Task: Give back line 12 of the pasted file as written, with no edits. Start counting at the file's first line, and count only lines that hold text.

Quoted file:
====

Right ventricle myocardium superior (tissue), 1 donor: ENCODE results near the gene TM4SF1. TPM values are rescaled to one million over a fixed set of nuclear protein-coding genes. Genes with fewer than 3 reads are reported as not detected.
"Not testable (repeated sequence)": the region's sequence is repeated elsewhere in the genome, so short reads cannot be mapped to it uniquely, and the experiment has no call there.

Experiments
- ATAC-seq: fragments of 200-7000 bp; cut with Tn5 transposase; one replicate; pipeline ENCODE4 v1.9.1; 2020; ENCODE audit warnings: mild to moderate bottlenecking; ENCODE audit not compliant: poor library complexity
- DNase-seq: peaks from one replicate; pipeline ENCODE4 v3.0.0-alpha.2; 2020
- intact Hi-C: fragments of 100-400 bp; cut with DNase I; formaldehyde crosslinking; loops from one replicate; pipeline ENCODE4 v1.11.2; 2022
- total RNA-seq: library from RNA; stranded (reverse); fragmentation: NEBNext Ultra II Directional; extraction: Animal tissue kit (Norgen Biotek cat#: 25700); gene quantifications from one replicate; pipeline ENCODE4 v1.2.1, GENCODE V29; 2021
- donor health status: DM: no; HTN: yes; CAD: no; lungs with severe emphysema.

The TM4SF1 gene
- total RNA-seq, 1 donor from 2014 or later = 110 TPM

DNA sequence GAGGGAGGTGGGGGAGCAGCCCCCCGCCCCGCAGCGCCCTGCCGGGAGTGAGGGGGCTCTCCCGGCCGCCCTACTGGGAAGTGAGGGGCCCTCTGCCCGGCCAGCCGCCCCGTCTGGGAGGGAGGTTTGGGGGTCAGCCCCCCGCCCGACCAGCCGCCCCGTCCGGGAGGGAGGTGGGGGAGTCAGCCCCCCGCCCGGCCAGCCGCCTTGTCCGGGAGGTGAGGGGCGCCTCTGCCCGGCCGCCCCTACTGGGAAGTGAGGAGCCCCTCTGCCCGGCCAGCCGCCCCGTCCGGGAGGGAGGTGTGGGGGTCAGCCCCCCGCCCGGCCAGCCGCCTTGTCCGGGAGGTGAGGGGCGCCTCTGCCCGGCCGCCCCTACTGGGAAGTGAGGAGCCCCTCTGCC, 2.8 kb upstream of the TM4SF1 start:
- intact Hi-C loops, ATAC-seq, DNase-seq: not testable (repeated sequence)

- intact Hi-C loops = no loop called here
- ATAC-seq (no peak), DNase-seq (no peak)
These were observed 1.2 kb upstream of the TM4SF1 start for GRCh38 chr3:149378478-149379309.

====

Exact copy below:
- intact Hi-C loops, ATAC-seq, DNase-seq: not testable (repeated sequence)